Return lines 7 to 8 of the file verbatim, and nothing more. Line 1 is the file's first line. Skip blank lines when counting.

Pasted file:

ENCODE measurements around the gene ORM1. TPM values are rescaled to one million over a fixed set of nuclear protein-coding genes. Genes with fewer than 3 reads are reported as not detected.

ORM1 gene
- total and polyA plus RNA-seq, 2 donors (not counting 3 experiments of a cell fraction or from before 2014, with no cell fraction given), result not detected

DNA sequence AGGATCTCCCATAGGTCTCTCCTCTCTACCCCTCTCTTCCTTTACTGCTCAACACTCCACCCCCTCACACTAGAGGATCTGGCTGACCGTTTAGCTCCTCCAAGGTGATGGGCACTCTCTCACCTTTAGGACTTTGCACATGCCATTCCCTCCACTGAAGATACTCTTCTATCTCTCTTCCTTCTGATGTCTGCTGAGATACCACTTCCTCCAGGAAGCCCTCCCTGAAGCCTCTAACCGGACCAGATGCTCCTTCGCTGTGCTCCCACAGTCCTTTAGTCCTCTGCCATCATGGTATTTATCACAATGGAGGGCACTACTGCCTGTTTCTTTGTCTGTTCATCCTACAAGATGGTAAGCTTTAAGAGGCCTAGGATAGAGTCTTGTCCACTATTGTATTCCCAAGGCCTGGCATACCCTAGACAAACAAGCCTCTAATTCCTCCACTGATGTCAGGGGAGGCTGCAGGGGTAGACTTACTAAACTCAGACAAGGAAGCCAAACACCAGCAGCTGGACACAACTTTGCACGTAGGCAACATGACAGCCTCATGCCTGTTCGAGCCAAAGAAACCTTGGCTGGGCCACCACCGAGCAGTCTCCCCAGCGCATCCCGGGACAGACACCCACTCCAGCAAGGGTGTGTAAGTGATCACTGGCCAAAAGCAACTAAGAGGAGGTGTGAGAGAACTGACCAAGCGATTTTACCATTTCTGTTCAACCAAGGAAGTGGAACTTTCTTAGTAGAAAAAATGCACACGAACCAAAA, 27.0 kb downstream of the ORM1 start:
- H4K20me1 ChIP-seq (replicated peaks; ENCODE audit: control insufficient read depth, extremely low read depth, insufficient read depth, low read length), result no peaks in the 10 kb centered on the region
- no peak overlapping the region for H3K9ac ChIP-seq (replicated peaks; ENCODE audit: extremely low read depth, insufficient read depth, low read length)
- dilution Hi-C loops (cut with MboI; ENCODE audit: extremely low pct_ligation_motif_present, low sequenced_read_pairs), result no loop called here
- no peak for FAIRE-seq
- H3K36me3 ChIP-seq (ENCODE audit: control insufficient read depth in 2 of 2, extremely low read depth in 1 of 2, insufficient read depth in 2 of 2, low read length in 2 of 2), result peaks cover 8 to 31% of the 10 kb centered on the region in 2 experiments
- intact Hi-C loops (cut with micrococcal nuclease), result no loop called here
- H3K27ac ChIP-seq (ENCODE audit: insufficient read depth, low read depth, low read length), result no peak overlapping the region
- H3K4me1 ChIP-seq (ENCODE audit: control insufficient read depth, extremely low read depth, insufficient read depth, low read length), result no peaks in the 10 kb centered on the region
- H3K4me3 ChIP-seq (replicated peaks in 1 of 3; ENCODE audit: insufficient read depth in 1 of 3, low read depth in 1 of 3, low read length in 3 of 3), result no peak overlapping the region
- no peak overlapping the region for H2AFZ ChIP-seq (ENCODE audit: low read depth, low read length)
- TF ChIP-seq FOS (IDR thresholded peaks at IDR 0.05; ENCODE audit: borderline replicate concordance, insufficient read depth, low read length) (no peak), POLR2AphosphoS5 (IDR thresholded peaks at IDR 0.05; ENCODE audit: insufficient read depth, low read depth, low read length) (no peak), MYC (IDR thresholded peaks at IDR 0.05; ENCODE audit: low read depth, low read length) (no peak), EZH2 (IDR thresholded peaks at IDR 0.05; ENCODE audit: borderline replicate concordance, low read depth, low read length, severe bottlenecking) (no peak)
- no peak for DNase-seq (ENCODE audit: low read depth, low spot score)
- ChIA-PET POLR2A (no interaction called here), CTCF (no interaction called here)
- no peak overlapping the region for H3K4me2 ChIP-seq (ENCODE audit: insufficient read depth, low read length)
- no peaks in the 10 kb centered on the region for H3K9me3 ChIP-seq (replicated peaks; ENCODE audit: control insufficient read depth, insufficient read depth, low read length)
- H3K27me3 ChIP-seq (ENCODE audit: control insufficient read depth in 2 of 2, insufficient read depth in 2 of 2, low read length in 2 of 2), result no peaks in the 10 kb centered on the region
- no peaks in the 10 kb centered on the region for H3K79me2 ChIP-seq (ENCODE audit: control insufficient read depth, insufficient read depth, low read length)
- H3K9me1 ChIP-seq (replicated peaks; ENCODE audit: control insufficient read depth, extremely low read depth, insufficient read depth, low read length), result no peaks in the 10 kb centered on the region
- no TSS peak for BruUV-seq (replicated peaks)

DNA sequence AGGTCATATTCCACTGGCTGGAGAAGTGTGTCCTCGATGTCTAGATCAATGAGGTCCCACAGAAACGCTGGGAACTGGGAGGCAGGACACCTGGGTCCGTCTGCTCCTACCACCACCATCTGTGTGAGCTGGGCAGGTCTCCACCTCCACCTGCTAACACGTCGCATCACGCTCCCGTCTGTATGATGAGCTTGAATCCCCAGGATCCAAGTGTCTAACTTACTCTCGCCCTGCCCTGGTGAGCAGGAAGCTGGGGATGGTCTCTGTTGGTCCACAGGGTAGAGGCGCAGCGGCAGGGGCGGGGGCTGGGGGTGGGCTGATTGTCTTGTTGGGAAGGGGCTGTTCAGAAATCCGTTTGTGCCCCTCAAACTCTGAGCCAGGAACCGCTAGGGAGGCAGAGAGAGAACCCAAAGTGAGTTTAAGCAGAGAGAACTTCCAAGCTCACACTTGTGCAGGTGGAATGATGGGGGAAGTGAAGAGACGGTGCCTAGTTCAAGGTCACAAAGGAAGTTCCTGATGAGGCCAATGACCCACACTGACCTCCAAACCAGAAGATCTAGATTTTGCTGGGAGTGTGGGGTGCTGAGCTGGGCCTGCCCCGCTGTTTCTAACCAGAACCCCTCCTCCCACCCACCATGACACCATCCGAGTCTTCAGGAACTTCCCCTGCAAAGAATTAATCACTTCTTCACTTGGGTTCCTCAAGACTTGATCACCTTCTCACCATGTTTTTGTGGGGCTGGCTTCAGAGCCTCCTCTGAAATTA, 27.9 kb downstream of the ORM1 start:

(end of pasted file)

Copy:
- dilution Hi-C loops (cut with MboI; ENCODE audit: extremely low pct_ligation_motif_present, low sequenced_read_pairs), result no loop called here
- no peak for FAIRE-seq